Sometimes life can just wallop you in the head like the missile of the title.
So 13-year-old Marley learns when her parents separate, her dad moves out and starts weeding his garden incessantly, the relationship with her two best girlfriends starts to unravel for good—and she meets Jack, a great-looking, baseball-loving boy. Then, to top it all off, she has to spend the summer with her father in his new house and deal with the job he's lined up for her—caring for two adorable but bratty, needy 5-year-old twins, daughters of a neighbor who may or may not be Dad's new girlfriend. Readers have seen this all before, but Vernick makes a very auspicious fiction debut here with her breezy, briskly paced tale, well-portrayed characters, authentic relationships and keen ear for realistic dialogue. The sweet, swoony young romance doesn't hurt either, and preteen female readers will eat this up and learn a wise and wistful thing or two about friendships, including when and how to walk away and start new ones. The author also handles the parents' separation and Marley's learning how to cope with it and life's inevitable changes successfully and with sensitivity.
A nicely reassuring read with a satisfying ending; a harbinger of more good novels to come from this author.ÃÂ (Fiction. 10-13)Copyright Kirkus 2011 Kirkus/BPI Communications.All rights reserved.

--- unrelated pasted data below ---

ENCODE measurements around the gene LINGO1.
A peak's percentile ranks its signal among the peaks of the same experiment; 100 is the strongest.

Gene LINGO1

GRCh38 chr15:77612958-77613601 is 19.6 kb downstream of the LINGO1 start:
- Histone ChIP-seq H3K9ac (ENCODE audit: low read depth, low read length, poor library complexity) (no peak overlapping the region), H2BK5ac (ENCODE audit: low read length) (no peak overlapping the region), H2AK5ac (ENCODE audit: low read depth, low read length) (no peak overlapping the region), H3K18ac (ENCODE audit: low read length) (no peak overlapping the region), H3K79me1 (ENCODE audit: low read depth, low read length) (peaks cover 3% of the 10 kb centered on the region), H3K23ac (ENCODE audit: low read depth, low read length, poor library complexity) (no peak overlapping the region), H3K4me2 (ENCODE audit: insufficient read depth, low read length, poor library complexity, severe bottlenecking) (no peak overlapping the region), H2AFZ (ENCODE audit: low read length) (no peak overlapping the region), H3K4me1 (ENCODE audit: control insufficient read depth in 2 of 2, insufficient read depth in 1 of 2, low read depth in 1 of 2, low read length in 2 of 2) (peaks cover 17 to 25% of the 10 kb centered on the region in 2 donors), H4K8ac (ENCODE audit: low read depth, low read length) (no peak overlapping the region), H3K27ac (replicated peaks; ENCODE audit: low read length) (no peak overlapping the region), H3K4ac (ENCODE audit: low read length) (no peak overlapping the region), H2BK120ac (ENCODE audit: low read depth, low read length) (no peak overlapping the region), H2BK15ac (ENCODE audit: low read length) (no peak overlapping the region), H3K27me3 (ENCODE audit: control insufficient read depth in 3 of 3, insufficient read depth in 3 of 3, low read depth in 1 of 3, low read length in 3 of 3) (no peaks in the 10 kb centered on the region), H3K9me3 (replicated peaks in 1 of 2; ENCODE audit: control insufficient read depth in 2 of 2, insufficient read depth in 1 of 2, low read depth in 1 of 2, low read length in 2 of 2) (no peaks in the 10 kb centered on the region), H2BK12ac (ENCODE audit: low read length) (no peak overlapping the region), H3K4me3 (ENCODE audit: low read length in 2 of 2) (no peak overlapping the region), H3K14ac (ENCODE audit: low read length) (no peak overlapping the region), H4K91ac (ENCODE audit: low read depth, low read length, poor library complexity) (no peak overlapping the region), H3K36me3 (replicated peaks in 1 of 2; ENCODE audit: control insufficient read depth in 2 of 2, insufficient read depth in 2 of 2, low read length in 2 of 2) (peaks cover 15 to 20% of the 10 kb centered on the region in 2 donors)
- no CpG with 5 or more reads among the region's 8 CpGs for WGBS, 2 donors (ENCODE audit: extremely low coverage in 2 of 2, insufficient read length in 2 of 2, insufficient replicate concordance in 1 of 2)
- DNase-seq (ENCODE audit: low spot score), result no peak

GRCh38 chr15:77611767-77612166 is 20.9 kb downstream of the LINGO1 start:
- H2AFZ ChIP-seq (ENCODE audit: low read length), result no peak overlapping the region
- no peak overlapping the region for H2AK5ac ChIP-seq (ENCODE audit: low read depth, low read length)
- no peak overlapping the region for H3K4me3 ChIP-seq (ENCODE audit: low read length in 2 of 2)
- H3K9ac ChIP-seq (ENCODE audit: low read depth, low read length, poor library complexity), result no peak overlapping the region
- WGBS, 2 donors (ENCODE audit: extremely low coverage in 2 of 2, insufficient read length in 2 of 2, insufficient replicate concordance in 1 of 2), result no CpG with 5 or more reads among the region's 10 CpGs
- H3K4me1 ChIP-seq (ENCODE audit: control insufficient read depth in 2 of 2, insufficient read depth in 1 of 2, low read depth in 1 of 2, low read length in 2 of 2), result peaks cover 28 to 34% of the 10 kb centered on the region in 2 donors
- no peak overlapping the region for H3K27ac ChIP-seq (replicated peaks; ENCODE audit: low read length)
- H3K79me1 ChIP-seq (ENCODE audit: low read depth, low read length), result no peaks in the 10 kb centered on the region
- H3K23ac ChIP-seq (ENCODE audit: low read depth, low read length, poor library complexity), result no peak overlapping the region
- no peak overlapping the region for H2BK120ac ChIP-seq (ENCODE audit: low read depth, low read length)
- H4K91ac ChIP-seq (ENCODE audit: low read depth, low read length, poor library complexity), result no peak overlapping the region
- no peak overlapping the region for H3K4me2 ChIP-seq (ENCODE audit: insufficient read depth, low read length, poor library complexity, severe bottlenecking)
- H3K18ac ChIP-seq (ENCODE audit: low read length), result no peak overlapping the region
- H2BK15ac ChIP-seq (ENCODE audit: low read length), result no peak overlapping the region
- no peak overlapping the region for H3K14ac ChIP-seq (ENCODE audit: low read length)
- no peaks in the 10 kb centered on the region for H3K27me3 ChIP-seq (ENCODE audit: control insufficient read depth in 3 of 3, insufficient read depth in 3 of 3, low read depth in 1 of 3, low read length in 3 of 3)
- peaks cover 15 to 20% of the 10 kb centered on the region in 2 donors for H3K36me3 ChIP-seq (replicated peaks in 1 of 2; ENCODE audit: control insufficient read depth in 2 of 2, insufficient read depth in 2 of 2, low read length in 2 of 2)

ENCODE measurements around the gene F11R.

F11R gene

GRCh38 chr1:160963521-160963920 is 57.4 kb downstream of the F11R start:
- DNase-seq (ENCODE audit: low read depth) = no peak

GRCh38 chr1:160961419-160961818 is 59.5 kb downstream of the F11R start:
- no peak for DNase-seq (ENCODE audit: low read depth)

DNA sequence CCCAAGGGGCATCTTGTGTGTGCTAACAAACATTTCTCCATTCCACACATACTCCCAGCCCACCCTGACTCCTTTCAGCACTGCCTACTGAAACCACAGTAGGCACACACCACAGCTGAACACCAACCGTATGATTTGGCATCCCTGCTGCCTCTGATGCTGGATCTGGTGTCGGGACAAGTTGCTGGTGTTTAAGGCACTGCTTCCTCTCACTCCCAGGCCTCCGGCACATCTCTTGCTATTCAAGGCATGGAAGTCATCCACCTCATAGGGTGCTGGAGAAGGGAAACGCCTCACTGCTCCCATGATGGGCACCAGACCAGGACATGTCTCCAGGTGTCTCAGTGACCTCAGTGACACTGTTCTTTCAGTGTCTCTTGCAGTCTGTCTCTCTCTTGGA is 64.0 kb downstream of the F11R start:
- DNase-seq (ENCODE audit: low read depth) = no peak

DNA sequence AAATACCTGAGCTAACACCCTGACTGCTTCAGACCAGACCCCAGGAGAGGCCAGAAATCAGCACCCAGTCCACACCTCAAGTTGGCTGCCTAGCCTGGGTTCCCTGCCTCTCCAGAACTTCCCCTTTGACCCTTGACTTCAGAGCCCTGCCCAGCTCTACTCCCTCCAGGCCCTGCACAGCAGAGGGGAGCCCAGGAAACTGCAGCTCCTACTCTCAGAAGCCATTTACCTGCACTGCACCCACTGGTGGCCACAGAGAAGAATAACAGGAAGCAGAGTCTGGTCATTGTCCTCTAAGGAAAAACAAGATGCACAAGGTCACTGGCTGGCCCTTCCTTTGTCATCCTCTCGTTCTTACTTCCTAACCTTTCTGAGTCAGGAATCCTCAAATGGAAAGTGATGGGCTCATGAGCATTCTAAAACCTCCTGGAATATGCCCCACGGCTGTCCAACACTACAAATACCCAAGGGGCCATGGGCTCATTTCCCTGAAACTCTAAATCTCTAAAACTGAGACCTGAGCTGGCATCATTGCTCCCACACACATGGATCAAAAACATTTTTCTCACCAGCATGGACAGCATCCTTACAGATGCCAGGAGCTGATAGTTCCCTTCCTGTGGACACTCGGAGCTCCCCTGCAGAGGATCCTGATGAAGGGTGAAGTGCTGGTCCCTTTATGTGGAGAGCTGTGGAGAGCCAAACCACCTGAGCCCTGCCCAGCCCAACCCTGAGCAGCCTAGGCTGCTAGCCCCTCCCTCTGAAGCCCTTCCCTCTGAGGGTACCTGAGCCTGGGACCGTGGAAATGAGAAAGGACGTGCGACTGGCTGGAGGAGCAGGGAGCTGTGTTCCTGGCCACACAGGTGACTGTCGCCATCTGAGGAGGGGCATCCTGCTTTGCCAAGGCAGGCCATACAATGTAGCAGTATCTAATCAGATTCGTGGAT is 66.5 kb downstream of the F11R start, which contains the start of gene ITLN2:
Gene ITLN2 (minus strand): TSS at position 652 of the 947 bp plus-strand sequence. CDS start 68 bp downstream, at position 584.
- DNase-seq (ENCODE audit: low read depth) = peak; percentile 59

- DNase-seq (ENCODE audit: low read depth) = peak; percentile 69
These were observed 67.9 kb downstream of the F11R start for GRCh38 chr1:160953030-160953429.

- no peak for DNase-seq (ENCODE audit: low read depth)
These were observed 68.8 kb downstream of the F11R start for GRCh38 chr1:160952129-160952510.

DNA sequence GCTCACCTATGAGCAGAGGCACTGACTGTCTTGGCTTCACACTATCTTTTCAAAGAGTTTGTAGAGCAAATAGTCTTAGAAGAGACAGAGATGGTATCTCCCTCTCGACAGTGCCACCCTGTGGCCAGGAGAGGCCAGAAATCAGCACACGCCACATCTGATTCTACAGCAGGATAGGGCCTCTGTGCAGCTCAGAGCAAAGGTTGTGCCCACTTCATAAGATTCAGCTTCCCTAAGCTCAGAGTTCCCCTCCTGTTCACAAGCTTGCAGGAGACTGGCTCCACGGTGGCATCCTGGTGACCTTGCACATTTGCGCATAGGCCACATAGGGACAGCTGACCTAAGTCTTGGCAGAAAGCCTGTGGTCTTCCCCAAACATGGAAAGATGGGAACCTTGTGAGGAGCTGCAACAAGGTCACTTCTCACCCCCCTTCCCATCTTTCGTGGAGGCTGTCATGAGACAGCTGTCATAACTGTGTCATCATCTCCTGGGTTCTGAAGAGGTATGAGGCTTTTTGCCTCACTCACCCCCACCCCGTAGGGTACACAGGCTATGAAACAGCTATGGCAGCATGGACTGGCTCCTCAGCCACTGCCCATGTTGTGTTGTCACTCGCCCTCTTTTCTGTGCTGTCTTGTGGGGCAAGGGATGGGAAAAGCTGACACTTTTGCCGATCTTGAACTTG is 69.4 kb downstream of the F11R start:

Gr 4-7--Seventh-graders Jane, Leah, and Marley have been best friends forever, riding bikes, playing their own version of Monopoly, and enjoying their annual water-balloon blitz. Then Marley's father moves out, and everything changes. She has to spend the summer with him in his new place where nothing is familiar. Jane and Leah are going to theater camp and are inseparable, and Marley's dad has gotten her a job babysitting twins. When Jane invites Marley to her pool party (complete with high school boys), Marley decides that this is the perfect time for the blitz, but she quickly realizes that she has made a mistake. Jane and Leah have outgrown Monopoly, the water balloons, and her. Luckily, there is Jack, the boy who just might make the summer memorable for Marley. The book moves along at a pace that will keep tweens interested, and the dialogue among the characters feels real. Marley's relationships with her friends and family are complex, and even the most reluctant readers will relate to her and the choices that she makes. Put this book on your "must-have" list. It won't stay on the shelves long.--Tammy DiBartolo, Rapides Parish Library, Alexandria, LA[Page 150]. (c) Copyright 2011. Library Journals LLC, a wholly owned subsidiary of Media Source, Inc. No redistribution permitted.